On a flirting visit
by Sarah Shuckburgh
From her hotel balcony, Sarah Shuckburgh
becomes smitten with the city of Romeo and Juliet.
As I open the shutters in our Verona hotel, a wall of
noise bounces off marble, stucco and stone, and explodes
our room. The reverberating hubbub is high-pitched and
excited, somewhere between a lively cocktail party and a
cage of monkeys.
I lean out of the window and gaze in astonishment at throngs
of pedestrians, flowing like two chattering rivers up and
down the narrow street below. Fur-coated ladies strut on
high heels, accompanied by well-groomed dogs in chic wicker
muzzles. Two gentlemen of Verona stroll arm in arm, in
elegant overcoats and cashmere scarves. I watch hands
gesticulating, bald heads gleaming, coiffed hairdos nodding.
Talkative teenagers in pointy-toed stilettos flick glossy
tresses over warmly clad shoulders, and throw glances at
handsome soldiers in tasselled berets. Occasionally someone
weaves through the ambling crowd as if navigating rapids. I
feel like a middle-aged Juliet at my balcony as a portly
Romeo catches my eye and pretends to be lovestruck. Suddenly
his mobile phone rings and I am forgotten.
On our first evening, I put on a skirt, my smartest shoes,
and try to blend in with the elegant crowds. My friend Guy
and I join the slow pace of the passeggiata, keeping to the
right, while eyeing the extravagant fur coats and shiny
leather shoes. Nobody here wears trainers. Even the nuns are
elegantly shod, in highly polished lace-ups with little
We weave through lively Piazza Erbe, where the weekday
market stalls are being towed away, and pause under the Arco
della Costa, where for hundreds of years a whale rib has
dangled. Legend has it that the person it falls on will rule
Verona – but the bone stays put, and we continue through
tranquil Piazza dei Signori to a tiny family-run restaurant
called Giulietta e Romeo.
Veronese food is heavy, rich and wholesome, and we feast on
cured venison, risotto all'Amarone, plump bigoli pasta with
braised horsemeat, and liver with creamy yellow polenta. I
tell Guy that I think Shakespeare was actually Italian,
perhaps born right here in Verona. The more fruity Bardolino
we drink, the more convinced we become.
Next day, we head for the Casa di Giulietta. In the absence
of Capulets, a house once owned by a family called
Cappello has been officially designated Juliet's. The
balcony was added in the 1930s, and the courtyard has now
become a shrine, completely encrusted with lovers' messages.
Post-it notes are affixed with blobs of chewing gum. Hearts,
torn from diary pages and travel brochures, peel and curl
like filo pastry. Messages are daubed in nail varnish, or
inked on to buttons of Blu Tack. I stare as tourists remove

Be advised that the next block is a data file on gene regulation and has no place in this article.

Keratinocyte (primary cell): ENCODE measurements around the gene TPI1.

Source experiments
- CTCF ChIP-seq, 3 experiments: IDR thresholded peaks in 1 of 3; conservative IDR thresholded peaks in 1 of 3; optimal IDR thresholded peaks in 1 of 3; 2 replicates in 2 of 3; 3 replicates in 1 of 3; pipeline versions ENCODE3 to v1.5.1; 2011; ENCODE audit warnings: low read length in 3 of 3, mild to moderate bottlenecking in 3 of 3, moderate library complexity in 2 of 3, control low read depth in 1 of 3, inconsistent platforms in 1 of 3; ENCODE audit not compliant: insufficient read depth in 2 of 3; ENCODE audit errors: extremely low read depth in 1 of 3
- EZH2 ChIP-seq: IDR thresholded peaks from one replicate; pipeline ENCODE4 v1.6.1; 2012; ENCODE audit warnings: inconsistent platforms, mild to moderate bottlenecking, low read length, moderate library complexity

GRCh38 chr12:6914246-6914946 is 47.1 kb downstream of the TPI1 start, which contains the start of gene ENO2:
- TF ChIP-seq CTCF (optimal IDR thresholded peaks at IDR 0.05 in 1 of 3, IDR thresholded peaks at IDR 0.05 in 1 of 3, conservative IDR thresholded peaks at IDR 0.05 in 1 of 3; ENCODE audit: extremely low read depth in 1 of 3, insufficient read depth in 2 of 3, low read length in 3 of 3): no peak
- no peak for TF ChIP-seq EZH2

gum from their mouths and use it to glue billets-doux to
the bulletin board.
We push through the crowds and enter the house, which is
free of graffiti and people. The rambling rooms give a
glimpse of a 14th-century interior, with fragments of
frescoes by Veronese. In the 16th century, Verona was known
as "urbs picta" – the painted city – because of its
colourful façades. On every street in the old town, scraps
of frescoes can be seen – figures enacting mythical scenes,
heads of saints and nobles, friezes of flowers and leaves,
intricate patterns in warm, muted colours.
Verona has enjoyed two Golden Ages, and remnants of both
survive. During the first, 2,000 years ago, the Romans built
the spectacular Arena – a vast amphitheatre where operas are
staged each summer for audiences of 20,000 – and also the
hillside theatre, still impressive despite centuries of
looting and earthquake damage.
The second Golden Age came with the Scaligeri dynasty in the
13th and 14th centuries, and particularly under the clan
leader Cangrande – literally "top dog" – when Verona became
the capital of Gothic art in northern Italy. The dog was a
status symbol in Verona long before the fur-coated ladies
brought their cosseted pets to Via Mazzini.
We wander through Verona's narrow streets and piazzas
catching glimpses of Roman mosaics in pits in the pavement,
admiring Gothic tombs and stately palazzi, revelling in the
glow of terracotta, ochre, mustard, grey-green and dusty
pink stucco, and delighting in still more precious fragments
of Renaissance fresco.
As ever in Italy, there is almost too much to see. We climb
the 12th-century Torre dei Lamberti, Verona's tallest
building. In the crenellated Castelvecchio, once the
Scaligeri stronghold, we have a close look at the equestrian
statue of Cangrande I. We lunch on salumi and cheese at a
tiny osteria under the arcade in the Via Sottoriva.
On the banks of the Adige river, we explore the two
11th-century churches of San Fermo, one built above the
other. And we peep into the luminous interior of the
enormous church of Sant' Anastasia, then admire San
Lorenzo's glowing stripes of red brick and pale stone.
Our favourite church is San Zeno, a glorious 12th-century
basilica built of pale Veronese stone. Inside, a statue of
Zeno, Verona's patron saint, smiles broadly. And we smile
Eventually we fall into bed, exhausted by our sightseeing
and lulled to sleep by street chatter. In the early hours, I
am woken by a new noise – a swishing roar. I go to the
window and lean out. A machine trundles into view, sweeping
and washing the dusty marble slabs, leaving them wet and
gleaming. I return to bed, and it seems only moments later
that the first pedestrians click past our window on their
First published by the Telegraph